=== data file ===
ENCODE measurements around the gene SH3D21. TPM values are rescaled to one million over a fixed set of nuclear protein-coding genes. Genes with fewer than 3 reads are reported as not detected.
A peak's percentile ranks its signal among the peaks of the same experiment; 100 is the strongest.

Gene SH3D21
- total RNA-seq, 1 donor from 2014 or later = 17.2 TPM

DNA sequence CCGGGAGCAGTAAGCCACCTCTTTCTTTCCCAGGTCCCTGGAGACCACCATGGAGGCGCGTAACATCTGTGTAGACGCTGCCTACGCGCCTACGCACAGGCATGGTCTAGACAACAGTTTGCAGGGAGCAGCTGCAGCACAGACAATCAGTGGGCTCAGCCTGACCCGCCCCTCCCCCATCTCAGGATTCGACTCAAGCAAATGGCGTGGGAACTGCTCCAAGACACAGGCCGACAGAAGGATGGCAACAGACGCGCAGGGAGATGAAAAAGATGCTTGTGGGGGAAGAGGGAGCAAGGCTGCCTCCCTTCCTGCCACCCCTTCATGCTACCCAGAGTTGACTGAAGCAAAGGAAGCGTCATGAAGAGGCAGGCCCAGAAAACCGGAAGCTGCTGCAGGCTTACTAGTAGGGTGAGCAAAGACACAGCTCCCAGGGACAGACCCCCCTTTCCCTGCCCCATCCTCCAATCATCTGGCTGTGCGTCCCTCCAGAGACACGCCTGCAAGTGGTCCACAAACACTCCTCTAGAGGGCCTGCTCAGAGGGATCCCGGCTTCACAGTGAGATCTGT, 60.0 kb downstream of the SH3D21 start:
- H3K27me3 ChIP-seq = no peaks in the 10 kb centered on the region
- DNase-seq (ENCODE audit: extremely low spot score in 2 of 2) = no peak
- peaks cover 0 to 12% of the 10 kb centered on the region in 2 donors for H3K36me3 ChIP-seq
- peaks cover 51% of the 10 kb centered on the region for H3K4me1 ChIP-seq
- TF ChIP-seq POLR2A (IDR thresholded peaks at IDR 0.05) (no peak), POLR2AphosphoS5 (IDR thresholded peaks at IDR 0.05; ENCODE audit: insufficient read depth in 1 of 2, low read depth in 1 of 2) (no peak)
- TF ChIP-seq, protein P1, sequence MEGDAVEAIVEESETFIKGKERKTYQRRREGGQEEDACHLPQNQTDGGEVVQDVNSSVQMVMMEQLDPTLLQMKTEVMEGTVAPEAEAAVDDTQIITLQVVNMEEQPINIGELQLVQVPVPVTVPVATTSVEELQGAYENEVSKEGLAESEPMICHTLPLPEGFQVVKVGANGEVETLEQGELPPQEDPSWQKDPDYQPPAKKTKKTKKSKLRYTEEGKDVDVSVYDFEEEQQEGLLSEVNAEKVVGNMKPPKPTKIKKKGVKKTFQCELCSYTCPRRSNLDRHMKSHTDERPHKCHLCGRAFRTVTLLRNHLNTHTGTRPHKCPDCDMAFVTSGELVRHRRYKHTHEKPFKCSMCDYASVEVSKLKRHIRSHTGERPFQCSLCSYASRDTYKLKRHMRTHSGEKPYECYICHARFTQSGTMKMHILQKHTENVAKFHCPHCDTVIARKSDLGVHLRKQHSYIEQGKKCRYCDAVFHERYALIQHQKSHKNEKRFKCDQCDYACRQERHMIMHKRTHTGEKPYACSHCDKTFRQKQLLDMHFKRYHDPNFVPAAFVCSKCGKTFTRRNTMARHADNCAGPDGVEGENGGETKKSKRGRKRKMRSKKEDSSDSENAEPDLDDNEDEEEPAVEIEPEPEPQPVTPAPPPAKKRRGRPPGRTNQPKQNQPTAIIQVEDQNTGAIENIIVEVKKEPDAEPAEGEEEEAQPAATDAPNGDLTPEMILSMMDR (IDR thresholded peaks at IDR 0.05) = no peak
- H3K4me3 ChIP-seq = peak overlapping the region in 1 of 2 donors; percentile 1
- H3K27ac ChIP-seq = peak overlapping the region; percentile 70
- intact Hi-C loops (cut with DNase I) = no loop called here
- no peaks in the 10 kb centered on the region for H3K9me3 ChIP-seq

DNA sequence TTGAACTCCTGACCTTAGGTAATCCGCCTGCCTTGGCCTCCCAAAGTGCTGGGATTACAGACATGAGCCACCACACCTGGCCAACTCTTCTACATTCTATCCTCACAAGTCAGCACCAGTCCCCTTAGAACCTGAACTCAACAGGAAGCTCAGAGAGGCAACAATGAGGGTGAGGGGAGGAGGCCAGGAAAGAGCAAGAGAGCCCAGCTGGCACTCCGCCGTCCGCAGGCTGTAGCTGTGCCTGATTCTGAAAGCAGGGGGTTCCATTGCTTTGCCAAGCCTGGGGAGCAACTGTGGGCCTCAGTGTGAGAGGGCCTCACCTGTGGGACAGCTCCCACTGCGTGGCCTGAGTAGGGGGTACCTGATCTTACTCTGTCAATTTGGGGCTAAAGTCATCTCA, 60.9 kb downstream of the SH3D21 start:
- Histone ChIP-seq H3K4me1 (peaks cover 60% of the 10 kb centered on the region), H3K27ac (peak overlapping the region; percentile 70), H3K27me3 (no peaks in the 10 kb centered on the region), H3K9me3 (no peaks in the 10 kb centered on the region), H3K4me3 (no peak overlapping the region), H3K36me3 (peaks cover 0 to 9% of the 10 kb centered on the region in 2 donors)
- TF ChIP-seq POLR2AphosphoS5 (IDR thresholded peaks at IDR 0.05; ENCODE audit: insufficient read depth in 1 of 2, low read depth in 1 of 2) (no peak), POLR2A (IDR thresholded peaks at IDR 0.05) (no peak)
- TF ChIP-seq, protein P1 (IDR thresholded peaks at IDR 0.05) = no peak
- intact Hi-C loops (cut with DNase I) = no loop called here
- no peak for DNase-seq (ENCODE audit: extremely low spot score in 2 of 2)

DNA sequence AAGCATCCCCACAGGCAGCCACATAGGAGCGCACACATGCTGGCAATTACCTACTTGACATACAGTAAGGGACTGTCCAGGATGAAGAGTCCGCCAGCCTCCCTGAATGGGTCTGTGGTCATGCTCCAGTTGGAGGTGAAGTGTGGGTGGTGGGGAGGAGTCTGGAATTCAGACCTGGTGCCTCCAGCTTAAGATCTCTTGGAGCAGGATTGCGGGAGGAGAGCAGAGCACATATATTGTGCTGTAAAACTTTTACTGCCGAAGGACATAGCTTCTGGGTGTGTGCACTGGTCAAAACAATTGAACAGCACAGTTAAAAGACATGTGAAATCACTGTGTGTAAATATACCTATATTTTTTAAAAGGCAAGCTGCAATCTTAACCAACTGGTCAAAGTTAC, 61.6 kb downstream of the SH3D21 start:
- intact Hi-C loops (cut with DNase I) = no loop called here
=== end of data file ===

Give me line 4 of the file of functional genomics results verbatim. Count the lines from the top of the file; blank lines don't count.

- total RNA-seq, 1 donor from 2014 or later = 17.2 TPM